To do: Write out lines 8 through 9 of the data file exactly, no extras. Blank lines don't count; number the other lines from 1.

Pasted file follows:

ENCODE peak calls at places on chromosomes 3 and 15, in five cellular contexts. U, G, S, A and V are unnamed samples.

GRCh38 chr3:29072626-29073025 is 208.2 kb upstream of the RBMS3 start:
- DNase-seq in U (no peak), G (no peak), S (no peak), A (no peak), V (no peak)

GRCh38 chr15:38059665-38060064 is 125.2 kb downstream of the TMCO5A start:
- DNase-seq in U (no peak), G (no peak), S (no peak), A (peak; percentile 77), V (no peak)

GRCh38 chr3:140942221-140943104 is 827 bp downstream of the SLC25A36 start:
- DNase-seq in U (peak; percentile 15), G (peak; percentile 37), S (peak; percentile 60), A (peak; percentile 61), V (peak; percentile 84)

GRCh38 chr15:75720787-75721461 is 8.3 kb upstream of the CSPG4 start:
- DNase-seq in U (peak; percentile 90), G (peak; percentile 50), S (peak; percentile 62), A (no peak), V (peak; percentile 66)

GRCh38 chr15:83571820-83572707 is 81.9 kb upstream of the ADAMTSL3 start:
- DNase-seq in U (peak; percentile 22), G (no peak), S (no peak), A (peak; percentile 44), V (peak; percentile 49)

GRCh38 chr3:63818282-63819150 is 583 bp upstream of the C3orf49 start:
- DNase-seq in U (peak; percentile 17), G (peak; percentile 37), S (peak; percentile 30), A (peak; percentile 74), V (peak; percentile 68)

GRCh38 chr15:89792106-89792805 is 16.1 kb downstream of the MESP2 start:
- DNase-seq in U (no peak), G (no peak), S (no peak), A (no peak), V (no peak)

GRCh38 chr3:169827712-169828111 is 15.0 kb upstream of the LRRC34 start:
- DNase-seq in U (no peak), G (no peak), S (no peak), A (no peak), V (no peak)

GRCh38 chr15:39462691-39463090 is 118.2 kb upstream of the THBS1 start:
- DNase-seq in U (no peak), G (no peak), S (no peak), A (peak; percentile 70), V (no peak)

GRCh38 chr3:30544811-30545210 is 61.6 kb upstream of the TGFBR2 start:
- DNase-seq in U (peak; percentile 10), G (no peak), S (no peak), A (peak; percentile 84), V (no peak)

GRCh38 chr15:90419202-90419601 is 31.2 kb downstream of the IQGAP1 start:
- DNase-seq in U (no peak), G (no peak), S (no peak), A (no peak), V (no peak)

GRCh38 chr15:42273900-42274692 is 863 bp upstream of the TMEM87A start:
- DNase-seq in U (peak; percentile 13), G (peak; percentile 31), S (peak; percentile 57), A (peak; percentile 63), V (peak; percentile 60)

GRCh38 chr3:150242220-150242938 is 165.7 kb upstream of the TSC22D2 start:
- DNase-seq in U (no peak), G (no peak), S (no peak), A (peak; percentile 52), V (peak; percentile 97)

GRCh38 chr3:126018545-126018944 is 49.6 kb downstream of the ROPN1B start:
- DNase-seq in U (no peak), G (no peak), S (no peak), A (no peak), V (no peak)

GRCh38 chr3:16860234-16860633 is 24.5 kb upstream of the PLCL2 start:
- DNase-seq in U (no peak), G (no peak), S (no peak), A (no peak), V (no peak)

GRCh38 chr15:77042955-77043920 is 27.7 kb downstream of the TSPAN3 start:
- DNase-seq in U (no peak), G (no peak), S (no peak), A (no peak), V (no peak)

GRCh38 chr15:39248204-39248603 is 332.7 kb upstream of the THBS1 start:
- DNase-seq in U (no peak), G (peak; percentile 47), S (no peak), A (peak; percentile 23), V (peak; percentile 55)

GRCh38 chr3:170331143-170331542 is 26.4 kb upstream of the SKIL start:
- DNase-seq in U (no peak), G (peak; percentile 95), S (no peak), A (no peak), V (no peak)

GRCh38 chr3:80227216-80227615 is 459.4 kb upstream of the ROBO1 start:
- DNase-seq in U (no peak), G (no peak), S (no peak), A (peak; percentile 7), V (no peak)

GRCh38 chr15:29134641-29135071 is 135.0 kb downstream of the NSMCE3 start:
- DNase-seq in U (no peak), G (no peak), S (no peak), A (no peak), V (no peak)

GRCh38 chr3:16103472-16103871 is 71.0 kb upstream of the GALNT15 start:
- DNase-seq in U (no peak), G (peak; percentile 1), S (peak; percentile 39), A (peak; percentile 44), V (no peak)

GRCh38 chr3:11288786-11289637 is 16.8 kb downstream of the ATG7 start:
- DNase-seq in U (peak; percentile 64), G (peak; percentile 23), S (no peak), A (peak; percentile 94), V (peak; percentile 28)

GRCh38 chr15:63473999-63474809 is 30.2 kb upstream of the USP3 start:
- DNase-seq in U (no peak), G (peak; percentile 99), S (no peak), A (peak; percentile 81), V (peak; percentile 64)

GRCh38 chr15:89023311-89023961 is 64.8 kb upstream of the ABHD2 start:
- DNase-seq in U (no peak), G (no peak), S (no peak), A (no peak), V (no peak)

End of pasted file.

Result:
GRCh38 chr15:75720787-75721461 is 8.3 kb upstream of the CSPG4 start:
- DNase-seq in U (peak; percentile 90), G (peak; percentile 50), S (peak; percentile 62), A (no peak), V (peak; percentile 66)